Increasingly people work and live on the move. To support this mobile lifestyle, especially as work becomes more intensely information-based, companies are producing various portable and embedded information devices. Concurrently, some interesting pico-cellular wireless technologies promise to outfit these portable and embedded devices with high bandwidth, localized, wireless communication capabilities that can also reach the globally wired Internet. An impressionist painting emerges of small, specialized devices roaming among islands of wireless connectivity within a global ocean of wired networks. Each wireless island becomes a Smart Space, where available services and embedded devices can be discovered, accessed, interconnected with portable devices carried onto the island, and then the combination of imported and native devices can be exploited to support the information needs of the current island inhabitants. In this paper, I outline three specific human-information interaction challenges that the research community must address in order to reap the benefits of specialized information devices within Smart Spaces. Before these research challenges can be adequately addressed, the research community must have some Smart Spaces with which to experiment. I describe AirJava, which combines Java Jini with pico-cellular wireless technology to empower small devices to discover each other, to exchange programs, and to interact. While a technoogy like AirJava should emerge in the next five fears, I propose a means of building AirJava adapters today so researchers can begin experimenting with Smart Spaces.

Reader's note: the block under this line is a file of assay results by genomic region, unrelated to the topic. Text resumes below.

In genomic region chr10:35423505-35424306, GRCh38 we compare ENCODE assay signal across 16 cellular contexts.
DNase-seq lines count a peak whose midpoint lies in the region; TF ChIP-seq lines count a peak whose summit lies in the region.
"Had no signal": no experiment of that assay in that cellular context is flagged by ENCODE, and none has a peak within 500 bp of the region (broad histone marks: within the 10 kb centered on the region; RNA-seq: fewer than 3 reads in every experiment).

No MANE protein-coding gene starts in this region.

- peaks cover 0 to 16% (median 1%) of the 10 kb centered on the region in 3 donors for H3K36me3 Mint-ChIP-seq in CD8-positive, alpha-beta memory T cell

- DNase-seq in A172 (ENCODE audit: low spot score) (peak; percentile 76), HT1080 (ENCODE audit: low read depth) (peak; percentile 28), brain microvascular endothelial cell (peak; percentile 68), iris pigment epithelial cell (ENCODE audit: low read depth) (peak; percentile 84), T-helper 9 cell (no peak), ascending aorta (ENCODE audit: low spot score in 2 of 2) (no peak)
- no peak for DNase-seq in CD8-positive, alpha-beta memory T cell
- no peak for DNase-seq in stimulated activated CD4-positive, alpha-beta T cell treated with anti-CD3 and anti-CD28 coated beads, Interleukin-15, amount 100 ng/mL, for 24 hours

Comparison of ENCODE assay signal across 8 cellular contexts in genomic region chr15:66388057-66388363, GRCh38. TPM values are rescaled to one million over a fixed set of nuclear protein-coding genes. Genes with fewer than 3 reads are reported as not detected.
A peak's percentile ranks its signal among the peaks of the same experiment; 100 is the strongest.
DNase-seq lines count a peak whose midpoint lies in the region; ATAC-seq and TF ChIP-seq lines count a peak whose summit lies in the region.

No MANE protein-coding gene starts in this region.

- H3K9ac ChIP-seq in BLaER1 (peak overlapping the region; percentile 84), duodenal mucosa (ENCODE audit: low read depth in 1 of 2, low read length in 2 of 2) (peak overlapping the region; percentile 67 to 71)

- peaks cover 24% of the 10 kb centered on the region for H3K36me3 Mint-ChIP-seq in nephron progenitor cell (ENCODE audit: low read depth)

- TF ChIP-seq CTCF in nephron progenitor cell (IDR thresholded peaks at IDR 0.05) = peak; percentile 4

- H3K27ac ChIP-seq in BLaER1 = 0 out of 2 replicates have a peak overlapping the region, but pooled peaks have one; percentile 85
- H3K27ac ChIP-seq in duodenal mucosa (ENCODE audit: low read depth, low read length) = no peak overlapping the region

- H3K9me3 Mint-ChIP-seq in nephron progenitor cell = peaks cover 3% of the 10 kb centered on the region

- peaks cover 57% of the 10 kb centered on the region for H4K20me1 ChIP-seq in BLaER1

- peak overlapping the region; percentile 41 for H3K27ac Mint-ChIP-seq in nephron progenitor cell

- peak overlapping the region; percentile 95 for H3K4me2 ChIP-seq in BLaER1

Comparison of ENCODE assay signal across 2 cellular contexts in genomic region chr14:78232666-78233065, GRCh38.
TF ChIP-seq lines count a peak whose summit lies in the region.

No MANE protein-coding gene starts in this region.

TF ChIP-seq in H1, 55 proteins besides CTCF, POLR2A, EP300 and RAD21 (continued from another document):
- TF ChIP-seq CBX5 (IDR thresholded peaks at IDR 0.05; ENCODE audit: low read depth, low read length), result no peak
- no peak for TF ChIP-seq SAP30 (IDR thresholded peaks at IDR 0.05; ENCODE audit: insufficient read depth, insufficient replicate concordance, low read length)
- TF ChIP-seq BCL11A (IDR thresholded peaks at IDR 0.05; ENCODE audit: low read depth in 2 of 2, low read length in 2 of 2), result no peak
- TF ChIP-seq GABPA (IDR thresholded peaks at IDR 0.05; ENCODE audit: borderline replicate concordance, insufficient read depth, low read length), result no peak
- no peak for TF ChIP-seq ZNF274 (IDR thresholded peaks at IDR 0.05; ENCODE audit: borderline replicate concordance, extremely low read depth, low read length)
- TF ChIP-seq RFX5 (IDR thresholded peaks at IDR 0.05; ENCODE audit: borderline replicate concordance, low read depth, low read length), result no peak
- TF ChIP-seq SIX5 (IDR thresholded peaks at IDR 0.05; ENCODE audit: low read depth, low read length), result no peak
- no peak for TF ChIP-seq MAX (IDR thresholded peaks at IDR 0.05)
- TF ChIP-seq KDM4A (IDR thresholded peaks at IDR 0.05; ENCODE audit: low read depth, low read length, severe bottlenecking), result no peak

Proceedings Title: Proceedings of the Embedded Systems Workshop, USENIX Association
Conference Dates: March 29-31, 1999
Conference Location: -1
Conference Title: Embedded Systems Workshop
Pub Type: Conferences
human-information interaction, mobile code, pico-cellular wireless networks